Freeware :: software for thesis/manuscript organisation

Isn’t the internet brilliant? I mean a time-sucking, life-absorbing, haven of procrastination style of brilliant. But still, I love it. Lately I’ve been trying to harvest some of this free techy goodness to try to improve my productivity. Well, the internet should at least try to earn its keep and pay back some of the hours I’ve lost reading blog articles and Facebook stalking. Here’s my favourites – some common, some less so. Let me know if you’ve got anything else I should try…

Evernote. The thinking person’s Pinterest. Stick their little icon on your browser’s bookmark bar and if you find a webpage you want to remember you click it and save. The benefits over just saving it to favourites? You can choose to clip the whole page, sections of the article, or just the url. Tags allow you to easily sort what you’ve saved. And their free desktop software (NixNote is the Linux equivalent) means you can sift through everything and arrange it not only into groups (notebooks) but groups of groups (stacks). If, like me, you’re constantly turning to the internet for help with everything from stats to tips on using Word then it’s useful for saving webpages you know you’ll want to use again. They’ve got loads of extra features – you can send emails directly to your account, and download any number of extensions or apps to organise your life.

Mendeley. OK, so this isn’t exactly new. But I finally found the perfect way to handle my papers.
1. Empty folder for journal articles, free downloadable books, presentations – anything I may want to reference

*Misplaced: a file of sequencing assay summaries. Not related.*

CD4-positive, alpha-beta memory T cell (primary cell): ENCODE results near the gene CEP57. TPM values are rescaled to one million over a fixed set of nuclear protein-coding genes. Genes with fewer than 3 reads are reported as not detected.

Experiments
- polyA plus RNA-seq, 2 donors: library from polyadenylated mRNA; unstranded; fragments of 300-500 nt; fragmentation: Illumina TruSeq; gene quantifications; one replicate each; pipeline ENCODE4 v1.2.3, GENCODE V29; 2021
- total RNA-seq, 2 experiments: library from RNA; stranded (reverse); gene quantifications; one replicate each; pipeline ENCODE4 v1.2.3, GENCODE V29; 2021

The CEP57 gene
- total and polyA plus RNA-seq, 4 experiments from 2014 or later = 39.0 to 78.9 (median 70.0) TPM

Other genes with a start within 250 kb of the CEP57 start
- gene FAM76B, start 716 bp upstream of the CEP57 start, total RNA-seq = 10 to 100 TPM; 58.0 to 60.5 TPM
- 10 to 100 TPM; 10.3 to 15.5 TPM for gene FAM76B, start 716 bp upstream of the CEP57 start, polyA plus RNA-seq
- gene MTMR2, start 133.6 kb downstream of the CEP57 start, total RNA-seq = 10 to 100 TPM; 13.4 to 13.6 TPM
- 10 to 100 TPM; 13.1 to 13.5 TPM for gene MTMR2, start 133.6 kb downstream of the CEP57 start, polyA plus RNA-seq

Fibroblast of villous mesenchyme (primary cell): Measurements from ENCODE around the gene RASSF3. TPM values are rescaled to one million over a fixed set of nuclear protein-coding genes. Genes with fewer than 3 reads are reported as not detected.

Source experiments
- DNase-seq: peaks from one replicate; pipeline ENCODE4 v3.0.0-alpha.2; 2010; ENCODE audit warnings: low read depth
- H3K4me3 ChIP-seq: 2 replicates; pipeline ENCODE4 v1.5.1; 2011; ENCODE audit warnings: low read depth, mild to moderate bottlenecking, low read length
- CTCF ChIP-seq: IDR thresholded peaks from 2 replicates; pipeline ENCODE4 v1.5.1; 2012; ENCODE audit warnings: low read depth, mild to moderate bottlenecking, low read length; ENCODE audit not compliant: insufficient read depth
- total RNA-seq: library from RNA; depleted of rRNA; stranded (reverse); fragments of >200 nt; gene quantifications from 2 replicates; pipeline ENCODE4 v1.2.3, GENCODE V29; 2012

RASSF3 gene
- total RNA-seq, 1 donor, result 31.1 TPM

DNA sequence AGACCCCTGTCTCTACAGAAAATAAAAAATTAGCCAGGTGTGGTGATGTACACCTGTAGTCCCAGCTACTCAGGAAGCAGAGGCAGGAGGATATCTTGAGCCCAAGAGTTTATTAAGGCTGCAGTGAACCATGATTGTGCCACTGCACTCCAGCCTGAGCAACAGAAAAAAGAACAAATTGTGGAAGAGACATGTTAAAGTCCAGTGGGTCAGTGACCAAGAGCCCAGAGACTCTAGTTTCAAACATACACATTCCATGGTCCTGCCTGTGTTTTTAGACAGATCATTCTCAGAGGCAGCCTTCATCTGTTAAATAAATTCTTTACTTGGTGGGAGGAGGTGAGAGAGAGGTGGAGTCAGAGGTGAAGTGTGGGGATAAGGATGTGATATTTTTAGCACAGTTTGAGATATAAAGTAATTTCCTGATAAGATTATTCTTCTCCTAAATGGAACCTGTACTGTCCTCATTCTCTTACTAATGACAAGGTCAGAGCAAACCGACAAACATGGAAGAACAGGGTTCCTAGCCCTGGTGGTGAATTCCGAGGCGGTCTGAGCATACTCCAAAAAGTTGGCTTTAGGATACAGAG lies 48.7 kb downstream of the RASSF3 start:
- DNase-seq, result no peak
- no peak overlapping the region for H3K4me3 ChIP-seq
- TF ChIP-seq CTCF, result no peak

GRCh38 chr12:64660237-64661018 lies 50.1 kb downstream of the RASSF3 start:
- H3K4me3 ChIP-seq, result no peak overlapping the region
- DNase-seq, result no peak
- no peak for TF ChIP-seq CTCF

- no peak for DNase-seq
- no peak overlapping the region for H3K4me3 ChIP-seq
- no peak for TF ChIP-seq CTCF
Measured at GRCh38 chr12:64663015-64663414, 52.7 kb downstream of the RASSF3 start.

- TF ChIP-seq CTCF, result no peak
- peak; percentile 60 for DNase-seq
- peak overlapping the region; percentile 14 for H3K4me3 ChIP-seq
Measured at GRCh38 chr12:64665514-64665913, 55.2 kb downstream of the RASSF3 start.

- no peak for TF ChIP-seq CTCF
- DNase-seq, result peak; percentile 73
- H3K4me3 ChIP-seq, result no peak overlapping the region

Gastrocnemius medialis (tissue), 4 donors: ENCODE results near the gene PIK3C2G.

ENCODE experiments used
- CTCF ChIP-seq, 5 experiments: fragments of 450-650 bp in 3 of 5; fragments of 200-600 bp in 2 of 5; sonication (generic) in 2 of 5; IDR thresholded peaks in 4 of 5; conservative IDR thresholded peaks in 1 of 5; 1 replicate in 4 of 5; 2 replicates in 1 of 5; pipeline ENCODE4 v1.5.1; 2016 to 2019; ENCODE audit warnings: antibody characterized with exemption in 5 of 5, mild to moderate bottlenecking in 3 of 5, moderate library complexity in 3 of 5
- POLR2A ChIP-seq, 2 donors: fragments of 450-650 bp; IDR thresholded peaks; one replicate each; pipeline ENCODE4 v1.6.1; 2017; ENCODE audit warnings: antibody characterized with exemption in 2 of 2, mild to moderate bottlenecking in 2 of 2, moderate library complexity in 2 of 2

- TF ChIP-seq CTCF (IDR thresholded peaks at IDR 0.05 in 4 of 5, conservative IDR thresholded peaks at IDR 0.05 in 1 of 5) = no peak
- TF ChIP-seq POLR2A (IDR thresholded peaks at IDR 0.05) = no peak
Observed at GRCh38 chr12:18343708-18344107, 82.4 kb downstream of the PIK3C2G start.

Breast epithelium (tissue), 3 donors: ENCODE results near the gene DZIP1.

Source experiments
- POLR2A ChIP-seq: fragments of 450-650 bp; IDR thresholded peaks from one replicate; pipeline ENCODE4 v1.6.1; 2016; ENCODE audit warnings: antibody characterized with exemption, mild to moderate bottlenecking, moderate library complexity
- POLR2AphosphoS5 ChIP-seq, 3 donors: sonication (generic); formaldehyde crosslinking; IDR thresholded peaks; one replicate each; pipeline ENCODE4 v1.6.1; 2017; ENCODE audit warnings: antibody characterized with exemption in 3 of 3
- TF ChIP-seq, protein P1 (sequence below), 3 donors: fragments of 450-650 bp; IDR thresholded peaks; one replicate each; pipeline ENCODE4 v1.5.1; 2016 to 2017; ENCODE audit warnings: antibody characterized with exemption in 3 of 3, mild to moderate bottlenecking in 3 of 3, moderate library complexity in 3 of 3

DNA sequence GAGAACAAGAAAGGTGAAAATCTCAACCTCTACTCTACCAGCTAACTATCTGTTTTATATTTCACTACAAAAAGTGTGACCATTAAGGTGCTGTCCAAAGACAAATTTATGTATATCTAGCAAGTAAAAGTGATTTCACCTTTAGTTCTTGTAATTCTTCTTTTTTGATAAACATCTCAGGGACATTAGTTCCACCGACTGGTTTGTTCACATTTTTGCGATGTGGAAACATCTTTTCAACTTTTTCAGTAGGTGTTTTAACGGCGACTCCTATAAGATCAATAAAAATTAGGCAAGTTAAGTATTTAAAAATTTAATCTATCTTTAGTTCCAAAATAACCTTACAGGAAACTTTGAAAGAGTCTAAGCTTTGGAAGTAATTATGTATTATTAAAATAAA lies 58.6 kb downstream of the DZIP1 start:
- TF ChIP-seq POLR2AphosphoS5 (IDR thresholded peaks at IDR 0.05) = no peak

2. Set Mendeley to watch this folder – anything added to it gets added automatically to Mendeley.
3. To avoid mess and clutter if I download something that could be a complete dead end, or I don’t fancy filing right away it goes on my desktop – anything there I know I need to action.
4. Everytime I open Mendeley newly added papers are still marked ‘unread’ – I check for these and make sure all details are correct. I also add tags – I have a set list of tags I know are useful to me eg ‘light effects’, ‘salinity effects’, ‘seaweed’. This is better than trying to make folders as several papers can fit in several themes. When I want a quick reference for something I can search for that tag and off we go. Yes, it did take the entire Wimbledon final to back catalogue all my papers. Has it paid off when writing my thesis – oh yes.

Remember The Milk. I’m still playing with this and having some issues getting it to sync with my Thunderbird email client but I love the idea of having different links sync to my calendar, Gmail account etc. Lists – digitalised – what more could you want? Anyone got any suggestions for better software?

Write Or Die. OK, So I haven’t used this in earnest yet. But if you’re faced with a blank piece of paper why not try a website/software that forces you to write or deletes what you’ve already written?! If the stick is too much there’s always the carrot – Written Kitten provides you with a sickly cute kitten picture for every 100 words you write.

Inkscape For putting together Figures for my thesis – lots of options for exporting graphics.

Free File Sync (or if you’re on Windows SyncBack to sync between my laptop and portable hard disk, keeping them both the same and allowing me to work on several computers or in several locations.

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